The Association of Public and Land-grant Universities’ (APLU) Board on Human Sciences (BoHS) recently honored three faculty members and a national public servant with its 2014 Board on Human Sciences Awards. The annual honors, which are presented to nationally-recognized leaders working to advance human sciences in higher education, took place earlier this month during the 127th APLU Annual Meeting in Orlando, Florida.
The awards are part of the broader BoHS mission of advancing intellectual integrity, stature and
centrality of the human sciences at APLU member institutions and beyond to include supporting the development and stewardship of academic excellence in human sciences; advocating for visibility and leveraging resources to support human sciences research/discovery, extension/outreach and teaching/learning programs; and educating leaders regarding the capacity of the human sciences to solve human problems.
2014 Ellen Swallow Richards Public Service Award
Barbara Thompson, Director, Office of Family Policy/Children & Youth/Special Needs, Office of the Deputy Assistant Secretary of Defense, U.S. Department of Defense
The BoHS Ellen Swallow Richards Public Service Award honors a nationally recognized leader who has a significant history of promoting and advancing the human sciences. For more than 35 years, Thompson has made a remarkable number of important contributions to the lives of children, youth and families. She has repeatedly demonstrated her belief in the power of collaboration between science and practice to address issues facing military families. Thompson has successfully made the case that supporting service members and their families is everyone’s responsibility.
2014 Lifetime Achievement Award
David Edgell, Professor, School of Hospitality Leadership, College of Human Ecology, East Carolina University
The BoHS Lifetime Achievement Award honors a nationally-recognized leader who has a significant history of promoting and advancing the human sciences in higher education. Edgell’s background and experience in promoting positive tourism policies and programs include an explicit concern for poverty reduction and for the sustaining of natural and built resources throughout the world. His interdisciplinary approach in teaching along with his research into the principles and practices of tourism through the medium of economics, sustainability, history, heritage, and culture has helped human science academicians and practitioners better understand the impact that the tourism industry has on global welfare, including the tourism-poverty nexus.
2014 Outstanding Engagement Award
David Riley, Professor, Human Development and Family Studies, UW-Extension, Cooperative Extension, University of Wisconsin-Madison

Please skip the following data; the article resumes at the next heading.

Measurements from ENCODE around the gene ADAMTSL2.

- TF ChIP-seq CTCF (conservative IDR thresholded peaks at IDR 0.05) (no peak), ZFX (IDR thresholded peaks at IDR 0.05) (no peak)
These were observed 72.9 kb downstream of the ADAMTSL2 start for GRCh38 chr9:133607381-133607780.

The BoHS Outstanding Engagement Award recognizes an individual who is “campus based” or a “state level faculty member” for exceptional creativity and scholarship in the development, application, and evaluation of outreach, extension, and public service programs. Riley has made exceptional contributions to the fields of early childhood and parenting, particularly by producing a measurable, positive impact on issues of concern to Wisconsin citizens. He works with people in their own communities to use the tools of research to address these issues, and for doing this with extraordinarily large numbers of citizens and communities across the nation and globally.
2014 Undergraduate Research Mentor Award
Matthew Rowling, Assistant Professor, Food Science and Human Nutrition, College of Human Sciences, Iowa State University
The Board on Human Sciences Undergraduate Research Mentor Award recognizes a faculty member in the human sciences for exceptional performance as a research mentor for undergraduate students. The undergraduates that conduct research under Rowling’s supervision address nutrition and its role in disease from the whole animal, to specific cell types, to understanding the mechanistic basis at the molecular level. It is Rowling’s mentoring skills and the environment he provides that develop the inexperienced undergraduate into an independent researcher. For a number of students, these experiences have had a major impact on their careers and goals. His research and professional practice activities allow him to bring that knowledge into the classroom and attract undergraduates who want to gain valuable research experience that can really be career changing.
BoHS is part of APLU’s Commission on Food, Environment, and Renewable Resources (CFERR), which focuses on cross-cutting issues related to agriculture, forestry, ocean and atmosphere and human sciences. Members are committed to a national agenda that unifies disciplines within and beyond the human sciences to enrich people’s lives.
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